To further minimize the risk to the Curran-Gardner water supply, the Illinois EPA recommends four activities be assessed.  First, the supply may wish to petition the Curran-Gardner city council to enact a “maximum setback zone: ordinance.  These ordinances are authorized by the Illinois Environmental Protection Act and allow county and municipal officials the opportunity to provide additional protection up to 1,000 feet from their wells.  In addition, the Act has a provision that allows water supplies within 1,000 feet of a public water body to establish a maximum setback zone of 2,500 feet.  Second, Curran-Gardner may wish to revisit their contingency planning documents in order to ensure the plans are kept current and the water department and emergency response staff are aware of, and adequately trained to implement, emergency procedures.  Contingency planning documents are a primary means to ensure that, through emergency preparedness, a water supply will minimize their risk of being without safe and adequate water.  Third, it is encouraged that Curran-Gardner adopt a cross connection control ordinance or revisit their cross connection control ordinance to ensure that it is up to date.  Cross connections to either the water treatment plant (for example, at bulk water loading stations) or in the distribution system may negate all source water protection initiatives provided by the supply.  Finally, the Illinois EPA recommends that Curran-Gardner continue to evaluate additional source water protection management options to address the regulatory and non-regulatory land use activities within the community wells’ recharge area.  Specifically, these management options should include potential effects from non-point sources related to agricultural land uses.             

Regulated Contaminants Detected in 2004 (collected in 2004 unless noted)

Lead and Copper   Date Sampled: Jun – Sep 2003

Definitions:

Action Level (AL): The concentration of a contaminant, which, if exceeded, triggers treatment, or other requirements, which a water system must follow.

Action Level Goal (ALG): The level of a contaminant in drinking water below which there is no known or expected risk to health.  ALG’s allow for a margin of safety. 

Lead MCLG

Lead Action Level (AL)

Lead 90th Percentile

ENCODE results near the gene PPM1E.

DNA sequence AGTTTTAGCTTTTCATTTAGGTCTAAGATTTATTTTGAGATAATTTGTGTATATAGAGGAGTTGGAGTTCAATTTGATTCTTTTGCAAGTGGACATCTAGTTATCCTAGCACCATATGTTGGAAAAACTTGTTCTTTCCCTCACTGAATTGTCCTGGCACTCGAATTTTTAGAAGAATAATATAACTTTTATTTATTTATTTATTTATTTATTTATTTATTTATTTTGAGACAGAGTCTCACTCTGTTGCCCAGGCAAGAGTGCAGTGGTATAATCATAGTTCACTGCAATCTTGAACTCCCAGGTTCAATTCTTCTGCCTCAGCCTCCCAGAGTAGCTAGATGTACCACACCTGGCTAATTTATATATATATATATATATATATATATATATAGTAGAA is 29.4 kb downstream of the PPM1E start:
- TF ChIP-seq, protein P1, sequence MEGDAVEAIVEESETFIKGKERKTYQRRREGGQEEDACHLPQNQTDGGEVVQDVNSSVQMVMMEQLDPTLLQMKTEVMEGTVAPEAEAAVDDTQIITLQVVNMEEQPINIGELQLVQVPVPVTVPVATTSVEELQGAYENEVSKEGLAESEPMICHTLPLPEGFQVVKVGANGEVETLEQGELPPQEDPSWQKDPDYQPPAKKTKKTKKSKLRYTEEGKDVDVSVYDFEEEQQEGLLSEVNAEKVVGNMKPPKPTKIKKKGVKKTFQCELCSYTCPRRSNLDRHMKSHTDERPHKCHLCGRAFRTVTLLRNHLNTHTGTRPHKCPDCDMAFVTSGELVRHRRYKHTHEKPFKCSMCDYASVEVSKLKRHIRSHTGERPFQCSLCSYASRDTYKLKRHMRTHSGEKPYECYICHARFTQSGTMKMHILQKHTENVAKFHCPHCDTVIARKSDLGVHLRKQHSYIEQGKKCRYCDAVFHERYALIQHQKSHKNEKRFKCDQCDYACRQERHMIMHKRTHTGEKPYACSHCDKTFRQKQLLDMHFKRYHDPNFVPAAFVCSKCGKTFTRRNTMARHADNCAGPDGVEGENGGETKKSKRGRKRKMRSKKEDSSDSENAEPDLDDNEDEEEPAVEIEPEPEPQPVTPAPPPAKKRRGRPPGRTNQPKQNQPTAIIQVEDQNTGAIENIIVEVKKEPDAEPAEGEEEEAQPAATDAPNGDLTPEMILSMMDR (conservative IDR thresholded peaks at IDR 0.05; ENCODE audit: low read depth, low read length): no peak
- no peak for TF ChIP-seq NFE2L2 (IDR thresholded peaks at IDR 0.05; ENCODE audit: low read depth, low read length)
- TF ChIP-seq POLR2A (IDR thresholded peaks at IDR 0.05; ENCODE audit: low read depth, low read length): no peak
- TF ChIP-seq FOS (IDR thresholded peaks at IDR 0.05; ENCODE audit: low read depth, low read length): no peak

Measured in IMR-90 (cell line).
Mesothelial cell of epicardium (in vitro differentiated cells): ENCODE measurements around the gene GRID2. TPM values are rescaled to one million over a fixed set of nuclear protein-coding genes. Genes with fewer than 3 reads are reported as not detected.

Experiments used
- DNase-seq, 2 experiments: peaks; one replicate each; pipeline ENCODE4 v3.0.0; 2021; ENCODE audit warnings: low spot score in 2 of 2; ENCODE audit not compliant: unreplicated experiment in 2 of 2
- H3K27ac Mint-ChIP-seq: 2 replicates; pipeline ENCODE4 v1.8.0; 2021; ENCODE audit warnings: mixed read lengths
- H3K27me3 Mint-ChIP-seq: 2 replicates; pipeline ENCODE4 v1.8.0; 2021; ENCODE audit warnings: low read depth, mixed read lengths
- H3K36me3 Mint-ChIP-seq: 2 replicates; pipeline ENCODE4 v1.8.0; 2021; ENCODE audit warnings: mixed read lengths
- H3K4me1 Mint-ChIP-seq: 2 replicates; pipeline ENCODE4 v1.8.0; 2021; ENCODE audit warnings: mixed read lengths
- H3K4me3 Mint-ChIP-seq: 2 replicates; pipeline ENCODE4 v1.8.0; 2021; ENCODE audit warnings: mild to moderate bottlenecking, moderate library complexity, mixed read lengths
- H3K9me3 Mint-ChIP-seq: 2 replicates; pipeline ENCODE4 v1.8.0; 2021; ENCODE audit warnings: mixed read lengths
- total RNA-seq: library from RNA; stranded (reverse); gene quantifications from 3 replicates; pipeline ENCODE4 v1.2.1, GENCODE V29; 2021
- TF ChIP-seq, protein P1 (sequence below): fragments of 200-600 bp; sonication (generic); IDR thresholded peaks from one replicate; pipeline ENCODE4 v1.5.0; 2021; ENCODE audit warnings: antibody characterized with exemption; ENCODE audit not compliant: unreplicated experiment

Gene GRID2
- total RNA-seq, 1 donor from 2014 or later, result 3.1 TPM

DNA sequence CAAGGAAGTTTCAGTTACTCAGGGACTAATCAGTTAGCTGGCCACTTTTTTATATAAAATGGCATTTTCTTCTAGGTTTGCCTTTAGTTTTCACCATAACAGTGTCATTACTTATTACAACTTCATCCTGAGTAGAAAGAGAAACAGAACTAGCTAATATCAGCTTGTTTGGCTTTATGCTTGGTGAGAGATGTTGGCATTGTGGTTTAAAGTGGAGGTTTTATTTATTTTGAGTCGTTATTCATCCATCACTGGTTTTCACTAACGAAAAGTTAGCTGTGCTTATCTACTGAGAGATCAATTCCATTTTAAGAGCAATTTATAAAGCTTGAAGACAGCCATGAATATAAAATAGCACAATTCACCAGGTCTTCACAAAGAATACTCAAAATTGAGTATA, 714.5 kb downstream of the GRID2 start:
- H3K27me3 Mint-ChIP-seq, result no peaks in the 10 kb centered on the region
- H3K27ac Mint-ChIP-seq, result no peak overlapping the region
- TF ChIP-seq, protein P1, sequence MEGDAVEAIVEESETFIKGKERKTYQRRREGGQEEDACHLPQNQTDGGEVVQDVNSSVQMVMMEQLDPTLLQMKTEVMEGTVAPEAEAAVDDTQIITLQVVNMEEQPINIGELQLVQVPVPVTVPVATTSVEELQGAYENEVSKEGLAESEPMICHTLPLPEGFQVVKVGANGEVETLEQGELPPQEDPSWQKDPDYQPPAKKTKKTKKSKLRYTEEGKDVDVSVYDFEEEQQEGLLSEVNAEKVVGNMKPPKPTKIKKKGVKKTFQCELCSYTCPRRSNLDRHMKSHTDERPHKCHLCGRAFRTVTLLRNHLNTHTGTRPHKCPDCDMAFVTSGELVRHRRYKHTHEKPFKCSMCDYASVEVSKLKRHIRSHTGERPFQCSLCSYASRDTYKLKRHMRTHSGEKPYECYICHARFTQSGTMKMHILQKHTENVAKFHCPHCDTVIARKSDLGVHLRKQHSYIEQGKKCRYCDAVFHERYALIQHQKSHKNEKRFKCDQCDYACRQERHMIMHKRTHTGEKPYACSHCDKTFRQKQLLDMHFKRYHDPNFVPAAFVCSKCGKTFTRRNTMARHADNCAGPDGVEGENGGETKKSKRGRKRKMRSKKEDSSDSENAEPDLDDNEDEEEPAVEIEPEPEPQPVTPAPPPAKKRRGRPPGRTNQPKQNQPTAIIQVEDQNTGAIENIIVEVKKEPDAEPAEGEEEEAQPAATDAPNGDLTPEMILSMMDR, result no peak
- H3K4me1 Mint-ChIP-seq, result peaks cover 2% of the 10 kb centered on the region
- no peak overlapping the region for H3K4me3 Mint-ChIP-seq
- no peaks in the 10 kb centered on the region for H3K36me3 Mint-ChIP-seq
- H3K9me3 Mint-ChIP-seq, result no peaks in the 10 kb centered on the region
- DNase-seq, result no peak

# Sites Over Lead AL

Copper MCLG

Copper Action Level (AL)

Copper 90th Percentile

# Sites Over Copper AL

Likely Source of Contamination

0 ppb

15 ppb

6 ppb

1

1.3 ppm

1.3 ppm

0.1 ppm

0

Corrosion of household plumbing systems; Erosion of natural deposits

 

Water Quality Test Results

  Definitions:  The following tables contain scientific terms and measures, some of which may require explanation.

Maximum Contaminant Level Goal (MCLG): The level of a contaminant in drinking water below which there is no known or expected risk to health.  MCLGs allow for a margin of safety.

Maximum Contaminant Level (MCL): The highest level of a contaminant that is allowed in drinking water.  MCLs are set as close to the MCLGs as feasible using the best available treatment technology.

mg/l: milligrams per litre or parts per million – or one ounce in 7,350 gallons of water

ug/l: micrograms per litre or parts per billion – or one ounce in 1,350,000 gallons of water

na:  not applicable

Av:  Regulatory compliance with some MCLs are based on running annual average of monthly samples

Maximum Residual Disinfectant Level (MRDL): The highest level of disinfectant allowed in drinking water.

Maximum Residual Disinfectant Level Goal (MRDLG): The level of disinfectant in drinking water below which there is no known or expected risk to health MRDLG’s allow for a margin of safety.

 

Regulated Contaminants

Highest Level Detected

Range of Levels Detected

Unit of Measurement

 

MCLG

 

MCL

 

Violation?

 

Likely Source of Contaminant

Disinfectants & Disinfection By-Products

TTHMs (Total Trihalomethanes)

31

1.6 – 31

ppb

n/a

80*

NO

By-product of drinking water chlorination

HAA5 (Total Haloacetic Acids)

7.1

5.4 – 7.1

ppb

n/a

60*

NO

By-product of drinking water chlorination

Inorganic Contaminants

Fluoride

1.2

.68 – 1.2

ppm

4

4

NO

Erosion of natural deposits; Water additive which promotes strong teeth; Fertilizer and aluminum factories discharge.

Nitrate

 

 

ppm

10

10

NO

Runoff from fertilizer use; leaching from septic tanks, sewage; erosion of natural deposits.

*MCL Statement: The maximum contaminant level (MCL) for TTHM and HAA5 is 80 ppb and 60 ppb respectively and is currently only applicable to surface water supplies that serve 10,000 or more people.  These MCLs will become effective 01-01-01-2004 for supplies and surface supplies serving less than 10,000 people.  Until 01-01-2004, surface water supplies serving less than 10,000 people, any size water supply that purchase from a surface water source, and groundwater supplies serving more than 10.000 a state imposed TTHM MCL of 100 ppb.  Some people who drink water containing trihalomethanes in excess of the MCL over many years experience problems with their livers, kidneys, or central nervous systems, and may have increased risk of getting cancer.          

 

Contact Information:
Curran-Gardner Townships Public Water District
3384 Hazlett Road
Springfield, IL 62707-2522
217-546-3981
fax  546-0438
Operations Manager:
Wayne Nelson
Business Manager:
Cherril Graff
 
General Information:
customerservice@currangardner.com

 

 

Copyright © 2016 Curran Gardner Townships Public Water District
Last modified: 03/17/16